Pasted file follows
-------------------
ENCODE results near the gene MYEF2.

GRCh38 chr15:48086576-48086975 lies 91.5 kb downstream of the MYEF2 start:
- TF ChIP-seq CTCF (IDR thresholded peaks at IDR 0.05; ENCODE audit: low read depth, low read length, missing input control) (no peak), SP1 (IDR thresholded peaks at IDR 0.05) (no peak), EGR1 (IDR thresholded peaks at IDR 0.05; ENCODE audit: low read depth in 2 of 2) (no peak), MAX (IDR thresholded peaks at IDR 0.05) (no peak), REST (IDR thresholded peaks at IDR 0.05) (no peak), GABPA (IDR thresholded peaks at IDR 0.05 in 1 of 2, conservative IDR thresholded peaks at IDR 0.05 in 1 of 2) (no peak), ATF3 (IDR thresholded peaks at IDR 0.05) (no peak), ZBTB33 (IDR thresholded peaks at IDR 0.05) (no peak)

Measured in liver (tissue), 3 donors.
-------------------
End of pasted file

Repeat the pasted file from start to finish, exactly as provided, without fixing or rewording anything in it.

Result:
ENCODE results near the gene MYEF2.

GRCh38 chr15:48086576-48086975 lies 91.5 kb downstream of the MYEF2 start:
- TF ChIP-seq CTCF (IDR thresholded peaks at IDR 0.05; ENCODE audit: low read depth, low read length, missing input control) (no peak), SP1 (IDR thresholded peaks at IDR 0.05) (no peak), EGR1 (IDR thresholded peaks at IDR 0.05; ENCODE audit: low read depth in 2 of 2) (no peak), MAX (IDR thresholded peaks at IDR 0.05) (no peak), REST (IDR thresholded peaks at IDR 0.05) (no peak), GABPA (IDR thresholded peaks at IDR 0.05 in 1 of 2, conservative IDR thresholded peaks at IDR 0.05 in 1 of 2) (no peak), ATF3 (IDR thresholded peaks at IDR 0.05) (no peak), ZBTB33 (IDR thresholded peaks at IDR 0.05) (no peak)

Measured in liver (tissue), 3 donors.